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Why We Welcome: The Hope We Have

Piece written by Joseph Mosse, Ukrainian Support Case Specialist

Procrastination is a dangerous thing. All the way back in August, I was asked if I could write a piece for a newsletter coming out in December about hope. The specific wording of the prompt was to write about “the hope that I have.”

But I procrastinated.

Clients, cases, and documentation all got in the way. Meanwhile, parallel to our work in the office, news of more wars, more atrocities, more violence progressed across our newsfeeds. Finally setting about writing, towards the end of October (even though you will be reading this in December), I find myself wondering less what to say about the hope that I have, and more whether I do in fact have any hope at all.

I grew up in Ukraine. My family were missionaries in Odessa, on the coast in the south. I knew Ukraine as a beautiful, complicated place, where the breathtaking Black Sea, the wheatfields and the sunflowers coexisted with stark, grey Soviet-era buildings, and grim, angular Lenin statues grimacing at passersby. Odessa’s historic city center, featuring its famous Opera house, the sweeping Potemkin Steps, the cool shadow of acacia trees on Primorska Avenue overlooking the port, all built in eclectic 19th century Italian and French styles, stood elegant and all a little bit crumbly and neglected. It was a peaceful place, where as a teenager, my friends and I could ramble the city freely and expect to perhaps have an idiosyncratic adventure or two, before coming home for tea.

Our first big experience with violence came in 2013-14. You may or may not be familiar with the events of those years. First a revolution, then Russia’s invasion of Crimea, and the beginnings of war in the Donbas. Amidst the uncertainty, I found the book of Habakkuk, a book written by a prophet living in a small ancient country, under the looming threat of a huge expansionist empire, asking God to explain why he allows evil, violence, and injustice to prevail. Habakkuk asked the same questions I had. God never answers Habakkuk directly, but in their conversation, a picture of God’s promises, his justice and his rescue emerges, one I could hold on to. I still hold Habakkuk dear, but now, after eight years of war, the Russian invasion on February 24th, 2022, events in Israel/Palestine on October 7th and after, I think I understand better why in addition to Habakkuk, we also have the books of Lamentations and Job, and so many of the suffering Psalms.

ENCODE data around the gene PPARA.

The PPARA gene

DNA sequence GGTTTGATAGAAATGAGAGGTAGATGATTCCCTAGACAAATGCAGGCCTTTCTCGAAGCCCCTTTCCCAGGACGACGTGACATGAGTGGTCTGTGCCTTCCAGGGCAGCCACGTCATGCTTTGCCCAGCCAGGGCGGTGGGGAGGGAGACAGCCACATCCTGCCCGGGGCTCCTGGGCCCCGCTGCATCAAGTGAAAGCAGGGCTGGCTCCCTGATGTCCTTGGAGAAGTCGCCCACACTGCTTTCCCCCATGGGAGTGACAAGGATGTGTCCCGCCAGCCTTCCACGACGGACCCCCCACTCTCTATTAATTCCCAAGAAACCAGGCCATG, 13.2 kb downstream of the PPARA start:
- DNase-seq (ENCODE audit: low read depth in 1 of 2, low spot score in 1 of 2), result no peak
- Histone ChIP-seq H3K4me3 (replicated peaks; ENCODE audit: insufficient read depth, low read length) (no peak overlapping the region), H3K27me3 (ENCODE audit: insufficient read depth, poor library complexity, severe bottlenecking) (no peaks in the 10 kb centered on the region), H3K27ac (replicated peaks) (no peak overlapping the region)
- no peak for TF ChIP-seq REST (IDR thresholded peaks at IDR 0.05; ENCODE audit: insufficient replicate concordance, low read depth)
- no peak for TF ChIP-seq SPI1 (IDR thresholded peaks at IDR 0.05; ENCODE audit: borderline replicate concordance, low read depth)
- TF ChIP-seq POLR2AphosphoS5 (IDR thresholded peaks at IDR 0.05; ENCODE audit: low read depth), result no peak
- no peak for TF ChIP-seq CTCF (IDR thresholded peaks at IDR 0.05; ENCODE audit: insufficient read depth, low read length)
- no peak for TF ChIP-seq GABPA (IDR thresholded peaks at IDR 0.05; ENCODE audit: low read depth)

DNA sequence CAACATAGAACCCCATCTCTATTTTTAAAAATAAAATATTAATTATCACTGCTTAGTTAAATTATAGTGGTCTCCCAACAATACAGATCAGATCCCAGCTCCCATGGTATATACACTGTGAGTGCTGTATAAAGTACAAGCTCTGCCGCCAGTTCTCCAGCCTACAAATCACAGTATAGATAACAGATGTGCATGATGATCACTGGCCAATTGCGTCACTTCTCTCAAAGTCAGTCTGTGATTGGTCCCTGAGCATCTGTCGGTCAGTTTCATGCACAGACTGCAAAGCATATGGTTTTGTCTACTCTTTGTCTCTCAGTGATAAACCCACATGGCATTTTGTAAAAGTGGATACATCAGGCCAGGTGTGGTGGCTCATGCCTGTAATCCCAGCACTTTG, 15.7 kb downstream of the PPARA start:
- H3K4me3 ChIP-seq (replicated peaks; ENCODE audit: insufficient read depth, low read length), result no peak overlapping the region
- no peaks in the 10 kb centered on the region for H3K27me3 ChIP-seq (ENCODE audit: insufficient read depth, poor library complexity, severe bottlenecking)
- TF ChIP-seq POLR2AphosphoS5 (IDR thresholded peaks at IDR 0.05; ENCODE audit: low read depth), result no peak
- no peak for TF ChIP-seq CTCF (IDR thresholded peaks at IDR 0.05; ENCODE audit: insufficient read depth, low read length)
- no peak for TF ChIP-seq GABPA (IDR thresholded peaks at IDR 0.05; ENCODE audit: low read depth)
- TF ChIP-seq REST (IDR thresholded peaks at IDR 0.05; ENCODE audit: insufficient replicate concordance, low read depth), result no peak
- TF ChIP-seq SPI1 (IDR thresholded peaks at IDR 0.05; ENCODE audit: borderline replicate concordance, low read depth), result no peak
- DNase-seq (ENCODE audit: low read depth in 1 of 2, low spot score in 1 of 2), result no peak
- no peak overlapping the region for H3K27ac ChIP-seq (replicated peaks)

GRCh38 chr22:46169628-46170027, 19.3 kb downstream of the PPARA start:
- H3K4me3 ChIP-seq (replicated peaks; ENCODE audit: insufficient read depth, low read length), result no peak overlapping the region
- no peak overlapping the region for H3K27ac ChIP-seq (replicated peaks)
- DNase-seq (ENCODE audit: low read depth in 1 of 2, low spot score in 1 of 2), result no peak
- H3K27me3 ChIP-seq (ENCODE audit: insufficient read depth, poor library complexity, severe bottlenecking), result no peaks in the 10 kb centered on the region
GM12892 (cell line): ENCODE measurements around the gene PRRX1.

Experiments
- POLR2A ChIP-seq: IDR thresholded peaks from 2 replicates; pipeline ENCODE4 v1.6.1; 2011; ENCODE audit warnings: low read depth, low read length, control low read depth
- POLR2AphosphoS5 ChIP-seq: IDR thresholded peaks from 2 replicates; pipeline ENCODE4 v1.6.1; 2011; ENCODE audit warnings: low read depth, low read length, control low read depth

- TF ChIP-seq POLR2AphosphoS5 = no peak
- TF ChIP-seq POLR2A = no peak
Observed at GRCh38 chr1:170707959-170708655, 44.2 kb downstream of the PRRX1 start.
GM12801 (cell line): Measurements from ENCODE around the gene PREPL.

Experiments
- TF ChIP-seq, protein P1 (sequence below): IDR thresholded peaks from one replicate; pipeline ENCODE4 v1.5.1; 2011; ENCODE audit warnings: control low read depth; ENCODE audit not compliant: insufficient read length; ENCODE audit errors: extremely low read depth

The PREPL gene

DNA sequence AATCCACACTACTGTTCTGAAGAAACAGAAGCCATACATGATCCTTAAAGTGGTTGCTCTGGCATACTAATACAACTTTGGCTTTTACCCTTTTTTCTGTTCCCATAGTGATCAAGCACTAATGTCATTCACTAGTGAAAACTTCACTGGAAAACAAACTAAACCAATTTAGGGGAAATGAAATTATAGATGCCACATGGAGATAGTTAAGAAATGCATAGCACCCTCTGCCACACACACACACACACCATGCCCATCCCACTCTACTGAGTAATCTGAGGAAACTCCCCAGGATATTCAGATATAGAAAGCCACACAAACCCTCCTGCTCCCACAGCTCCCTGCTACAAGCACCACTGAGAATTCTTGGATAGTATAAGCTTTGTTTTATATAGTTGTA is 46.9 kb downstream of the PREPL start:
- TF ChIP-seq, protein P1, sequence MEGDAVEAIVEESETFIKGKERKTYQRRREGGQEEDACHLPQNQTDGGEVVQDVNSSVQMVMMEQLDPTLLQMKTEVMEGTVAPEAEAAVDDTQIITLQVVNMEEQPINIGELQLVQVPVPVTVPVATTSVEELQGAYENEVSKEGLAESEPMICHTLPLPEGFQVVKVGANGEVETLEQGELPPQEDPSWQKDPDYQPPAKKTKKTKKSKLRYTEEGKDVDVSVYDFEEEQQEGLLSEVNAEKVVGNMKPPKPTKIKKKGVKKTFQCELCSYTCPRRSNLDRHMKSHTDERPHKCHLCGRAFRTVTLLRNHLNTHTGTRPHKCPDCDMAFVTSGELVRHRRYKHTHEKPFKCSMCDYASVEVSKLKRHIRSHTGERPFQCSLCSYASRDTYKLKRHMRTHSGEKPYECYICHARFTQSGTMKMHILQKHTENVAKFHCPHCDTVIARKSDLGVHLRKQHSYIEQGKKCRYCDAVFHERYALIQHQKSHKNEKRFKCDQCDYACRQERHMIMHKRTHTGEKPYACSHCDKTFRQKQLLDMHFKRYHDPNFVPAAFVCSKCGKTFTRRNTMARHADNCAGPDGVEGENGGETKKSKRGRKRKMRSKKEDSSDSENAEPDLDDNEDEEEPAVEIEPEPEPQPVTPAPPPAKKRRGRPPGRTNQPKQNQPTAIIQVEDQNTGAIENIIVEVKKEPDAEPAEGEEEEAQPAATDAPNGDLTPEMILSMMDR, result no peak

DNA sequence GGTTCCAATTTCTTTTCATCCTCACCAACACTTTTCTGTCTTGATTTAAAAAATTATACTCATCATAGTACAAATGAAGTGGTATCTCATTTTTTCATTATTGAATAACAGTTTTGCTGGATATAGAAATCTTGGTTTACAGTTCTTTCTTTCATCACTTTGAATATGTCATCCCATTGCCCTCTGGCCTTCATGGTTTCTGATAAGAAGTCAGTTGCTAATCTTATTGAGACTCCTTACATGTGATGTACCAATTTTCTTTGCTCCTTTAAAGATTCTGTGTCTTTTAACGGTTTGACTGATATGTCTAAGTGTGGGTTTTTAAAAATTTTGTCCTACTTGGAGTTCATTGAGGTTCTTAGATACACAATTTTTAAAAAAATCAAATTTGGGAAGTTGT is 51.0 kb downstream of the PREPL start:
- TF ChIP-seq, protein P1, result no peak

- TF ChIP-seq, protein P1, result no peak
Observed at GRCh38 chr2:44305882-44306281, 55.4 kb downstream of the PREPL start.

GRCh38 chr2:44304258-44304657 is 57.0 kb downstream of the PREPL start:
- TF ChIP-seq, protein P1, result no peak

I wonder what we mean when we talk about hope. Is hope merely a statement about one’s relative optimism or pessimism? Do I hope that my friends who are more directly affected by the war will come out unscathed? Or do I fear that they will be harmed? Do I hope that the Ukrainian Armed Forces will break through Russian lines in the Zaporizhya Oblast, liberate Ukrainian territory to the Black Sea and destroy the Kerch bridge? Or am I terrified that if they don’t the West will abandon Ukraine to its fate and Russian occupation with all its attendant horrors will dominate the region? What is the difference between hope and anxiety? Is hope an existential, religious conviction? Is it that my salvation is assured, the Kingdom of Heaven will prevail, all will be made right, even if in my lifetime, my family, friends, colleagues, and clients must watch the people and places we love be torn apart? Is hope to be so heavenly minded that the earthly is entirely irrelevant?

I don’t know how to answer any of these questions. I only really know a few things. I know the Lord draws near to the brokenhearted, and the crushed in spirit. I know that those who mourn, who hunger for righteousness, who are peacemakers are counted among the blessed. I know my own grief, rage, and fear. I know, as horrible as it is, I’m only on the periphery of this war, and that other people are caught much deeper in it than me. I know I’m in a position now to do a little bit to help people who are caught up in this mess, and for now it seems like the best thing to keep doing. So, each day I get up and see what little I can do. Taken together, does all that equal hope? You tell me. 

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